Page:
A cleanout is a direct access point to the building sewer and/or the Private Drain Connection.  If there is a blockage along your pipe from the house to the road, the cleanout is a point of entry to try and free the blockage without digging up your front lawn.  Cleanouts in homes constructed within the last 45 years are usually located near the front of the house, under the basement floor, where the pipe exits the house .  The cleanout can also be located outside the home and may be buried. If a cleanout exists, information may be available on its location and size.


Best practices for residents and businesses

Toilets and sinks are not garbage cans

Drains are designed for wastewater and toilet paper only. Flushing the wrong things down your toilet or sink can block sewer pipes and may cause flooding at your home.  It is also extremely important to keep medicines and garbage out of the toilet.

The IWSFG seal of approval 

International Water Services Flushability Group

"Flushable" and "Biodegradable" are both unregulated terms, meaning they can be put on just about anything. The best way to know if a wipe can or cannot be flushed is to check packaging for the seal of approval from the International Water Services Flushability Group (IWSFG). 

Wipes without the IWSFG seal of approval always belong in the garbage bin, even if the wipe package says "flushable".

What can I flush? 


  • Toilet paper 
  • Urine & feces 
  • Wipes with the IWSFG seal of approval 

DO NOT flush: 

  • Wipes (baby, disinfectant, etc.) that don't have the IWSFG seal of approval 
  • Paper towels
  • Feminine hygiene products (tampons, pads, etc.)
  • Cotton balls and pads
  • Condoms 
  • Disposable masks
  • Plastics of any kind (no matter how small!)
  • Medicine (Remember to always dispose of medicines by taking them to your pharmacy)
  • Face masks

Only rain should go down the drain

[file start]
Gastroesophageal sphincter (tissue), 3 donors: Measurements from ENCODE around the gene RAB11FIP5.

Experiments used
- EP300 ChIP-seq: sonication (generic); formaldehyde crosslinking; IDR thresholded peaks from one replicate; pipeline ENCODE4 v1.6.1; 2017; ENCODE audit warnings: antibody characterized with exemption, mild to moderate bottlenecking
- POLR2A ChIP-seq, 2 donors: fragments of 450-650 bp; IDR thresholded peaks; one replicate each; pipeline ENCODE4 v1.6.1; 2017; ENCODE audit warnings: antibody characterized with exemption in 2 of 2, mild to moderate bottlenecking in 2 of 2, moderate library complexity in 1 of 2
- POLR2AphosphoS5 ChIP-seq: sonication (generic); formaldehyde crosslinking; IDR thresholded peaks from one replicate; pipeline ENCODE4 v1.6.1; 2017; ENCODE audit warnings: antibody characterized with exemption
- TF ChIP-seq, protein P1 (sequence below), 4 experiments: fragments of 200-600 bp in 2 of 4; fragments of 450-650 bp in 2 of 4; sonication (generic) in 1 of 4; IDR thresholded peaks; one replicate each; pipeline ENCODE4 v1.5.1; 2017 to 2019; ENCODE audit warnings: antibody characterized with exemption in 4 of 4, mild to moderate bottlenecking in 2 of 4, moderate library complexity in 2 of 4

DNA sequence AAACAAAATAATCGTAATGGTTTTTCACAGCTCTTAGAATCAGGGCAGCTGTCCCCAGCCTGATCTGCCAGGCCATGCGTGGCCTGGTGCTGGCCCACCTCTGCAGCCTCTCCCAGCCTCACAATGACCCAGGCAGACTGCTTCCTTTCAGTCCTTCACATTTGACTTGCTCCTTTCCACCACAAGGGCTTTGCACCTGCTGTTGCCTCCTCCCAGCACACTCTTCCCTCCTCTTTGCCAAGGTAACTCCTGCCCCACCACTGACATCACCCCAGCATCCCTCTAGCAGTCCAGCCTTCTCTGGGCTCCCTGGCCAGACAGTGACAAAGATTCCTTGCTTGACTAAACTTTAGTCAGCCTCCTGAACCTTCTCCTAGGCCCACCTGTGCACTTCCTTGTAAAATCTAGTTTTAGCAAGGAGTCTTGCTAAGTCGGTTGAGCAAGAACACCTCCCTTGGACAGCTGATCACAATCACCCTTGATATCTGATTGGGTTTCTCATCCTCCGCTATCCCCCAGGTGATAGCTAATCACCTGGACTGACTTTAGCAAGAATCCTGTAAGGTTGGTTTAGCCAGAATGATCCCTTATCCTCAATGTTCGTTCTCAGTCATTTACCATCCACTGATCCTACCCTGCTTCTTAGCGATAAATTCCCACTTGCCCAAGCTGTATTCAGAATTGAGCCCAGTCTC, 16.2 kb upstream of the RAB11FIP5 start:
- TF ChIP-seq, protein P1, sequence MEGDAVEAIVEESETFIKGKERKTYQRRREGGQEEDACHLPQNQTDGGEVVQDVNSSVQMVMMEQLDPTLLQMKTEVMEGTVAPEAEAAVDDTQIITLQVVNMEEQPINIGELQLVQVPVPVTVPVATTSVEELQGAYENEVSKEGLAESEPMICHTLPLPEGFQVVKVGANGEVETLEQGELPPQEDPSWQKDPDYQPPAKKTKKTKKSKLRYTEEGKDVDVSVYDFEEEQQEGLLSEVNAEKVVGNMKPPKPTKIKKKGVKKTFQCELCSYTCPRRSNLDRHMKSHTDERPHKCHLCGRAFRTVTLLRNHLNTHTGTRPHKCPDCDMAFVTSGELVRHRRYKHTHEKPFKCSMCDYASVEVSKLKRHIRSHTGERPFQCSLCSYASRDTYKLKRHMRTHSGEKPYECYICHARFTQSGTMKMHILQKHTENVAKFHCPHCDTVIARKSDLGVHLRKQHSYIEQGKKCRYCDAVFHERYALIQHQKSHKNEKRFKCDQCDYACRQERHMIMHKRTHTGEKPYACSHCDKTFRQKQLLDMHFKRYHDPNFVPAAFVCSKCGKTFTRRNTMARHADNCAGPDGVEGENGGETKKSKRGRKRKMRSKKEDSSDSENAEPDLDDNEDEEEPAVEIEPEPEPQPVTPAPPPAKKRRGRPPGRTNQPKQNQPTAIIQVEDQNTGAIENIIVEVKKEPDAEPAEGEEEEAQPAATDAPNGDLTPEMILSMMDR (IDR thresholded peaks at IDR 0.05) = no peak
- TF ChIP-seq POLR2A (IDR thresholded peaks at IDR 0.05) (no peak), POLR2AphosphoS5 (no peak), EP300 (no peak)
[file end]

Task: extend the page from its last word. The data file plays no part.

Storm sewers and catchbasins collect water outside and drain directly into the nearest creek, river or lake. This water is not treated, so it is important to not put waste such as animal waste, automotive fluids, garbage, and chemicals down a catchbasin.

Pouring any chemicals in the storm sewer is illegal and pollutes our rivers and lakes.

One litre of motor oil spilled down a catchbasin can contaminate one million litres of water.

When you wash your car on your driveway or the street, the soapy, dirty water runs into our creeks and river. To avoid having dirty water run into our storm sewer system, consider these options for washing your car:

  • Use a commercial car wash facility. These facilities treat wastewater and discharge it into the sanitary sewer system where it will receive further treatment. Commercial car washes are regulated to practice water conservation. Washing your car at home can use as much as 50 percent more water.
  • Find a location where the wastewater won’t flow into the storm sewer. For example, washing cars on a gravel surface or grass allows the wastewater to be absorbed before it reaches the storm sewer.

Draining pools and hot tubs

If you are draining a pool or hot tub, remember to dechlorinate the water and drain onto your lawn, if it can be properly absorbed into the ground without flowing onto your neighbours property or storm water system.

Salt water pools should be discharged to the sanitary system connection on your property. The water from salt water pools have such high levels of chlorides that this water cannot be discharged to the storm sewer system.

Restaurant grease

Grease build up is often the main cause of sewer back ups at restaurants.  Grease interceptors are required anywhere food is cooked, processed or prepared. 

Grease interceptors are containment units designed to trap grease, oil, solids and other debris. They prevent these substances from getting into the sanitary sewer system where they can eventually block the entire pipe. Grease interceptors need to be properly sized, installed and maintained. Cleaning food wastes and oil out of grease interceptors is required on a regular basis.